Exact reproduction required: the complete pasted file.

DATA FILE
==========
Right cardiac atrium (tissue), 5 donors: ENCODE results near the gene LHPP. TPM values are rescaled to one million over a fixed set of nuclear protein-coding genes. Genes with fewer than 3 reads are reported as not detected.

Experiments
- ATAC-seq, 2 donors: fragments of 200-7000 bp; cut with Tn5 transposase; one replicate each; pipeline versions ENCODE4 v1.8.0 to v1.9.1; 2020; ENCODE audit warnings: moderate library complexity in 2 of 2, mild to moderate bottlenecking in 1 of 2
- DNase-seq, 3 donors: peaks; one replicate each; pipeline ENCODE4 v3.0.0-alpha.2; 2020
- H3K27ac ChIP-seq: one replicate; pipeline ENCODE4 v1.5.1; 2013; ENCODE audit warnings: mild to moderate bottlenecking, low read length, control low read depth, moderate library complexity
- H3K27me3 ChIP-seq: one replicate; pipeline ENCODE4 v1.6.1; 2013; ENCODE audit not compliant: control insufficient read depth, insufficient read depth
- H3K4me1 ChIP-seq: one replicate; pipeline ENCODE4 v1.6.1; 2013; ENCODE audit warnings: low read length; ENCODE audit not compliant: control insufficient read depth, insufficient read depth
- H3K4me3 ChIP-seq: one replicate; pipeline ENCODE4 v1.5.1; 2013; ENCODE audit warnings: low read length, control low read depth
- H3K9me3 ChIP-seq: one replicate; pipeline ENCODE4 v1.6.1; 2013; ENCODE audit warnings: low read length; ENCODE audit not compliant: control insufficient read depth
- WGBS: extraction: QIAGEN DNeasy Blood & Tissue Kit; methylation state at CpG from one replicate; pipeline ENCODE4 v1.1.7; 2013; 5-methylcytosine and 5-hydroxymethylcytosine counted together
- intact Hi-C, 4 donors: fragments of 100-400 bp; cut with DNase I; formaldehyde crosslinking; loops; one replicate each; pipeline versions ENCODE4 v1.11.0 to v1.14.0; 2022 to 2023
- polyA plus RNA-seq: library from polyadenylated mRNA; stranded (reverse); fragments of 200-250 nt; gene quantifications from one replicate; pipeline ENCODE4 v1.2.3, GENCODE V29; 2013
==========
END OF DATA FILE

Right cardiac atrium (tissue), 5 donors: ENCODE results near the gene LHPP. TPM values are rescaled to one million over a fixed set of nuclear protein-coding genes. Genes with fewer than 3 reads are reported as not detected.

Experiments
- ATAC-seq, 2 donors: fragments of 200-7000 bp; cut with Tn5 transposase; one replicate each; pipeline versions ENCODE4 v1.8.0 to v1.9.1; 2020; ENCODE audit warnings: moderate library complexity in 2 of 2, mild to moderate bottlenecking in 1 of 2
- DNase-seq, 3 donors: peaks; one replicate each; pipeline ENCODE4 v3.0.0-alpha.2; 2020
- H3K27ac ChIP-seq: one replicate; pipeline ENCODE4 v1.5.1; 2013; ENCODE audit warnings: mild to moderate bottlenecking, low read length, control low read depth, moderate library complexity
- H3K27me3 ChIP-seq: one replicate; pipeline ENCODE4 v1.6.1; 2013; ENCODE audit not compliant: control insufficient read depth, insufficient read depth
- H3K4me1 ChIP-seq: one replicate; pipeline ENCODE4 v1.6.1; 2013; ENCODE audit warnings: low read length; ENCODE audit not compliant: control insufficient read depth, insufficient read depth
- H3K4me3 ChIP-seq: one replicate; pipeline ENCODE4 v1.5.1; 2013; ENCODE audit warnings: low read length, control low read depth
- H3K9me3 ChIP-seq: one replicate; pipeline ENCODE4 v1.6.1; 2013; ENCODE audit warnings: low read length; ENCODE audit not compliant: control insufficient read depth
- WGBS: extraction: QIAGEN DNeasy Blood & Tissue Kit; methylation state at CpG from one replicate; pipeline ENCODE4 v1.1.7; 2013; 5-methylcytosine and 5-hydroxymethylcytosine counted together
- intact Hi-C, 4 donors: fragments of 100-400 bp; cut with DNase I; formaldehyde crosslinking; loops; one replicate each; pipeline versions ENCODE4 v1.11.0 to v1.14.0; 2022 to 2023
- polyA plus RNA-seq: library from polyadenylated mRNA; stranded (reverse); fragments of 200-250 nt; gene quantifications from one replicate; pipeline ENCODE4 v1.2.3, GENCODE V29; 2013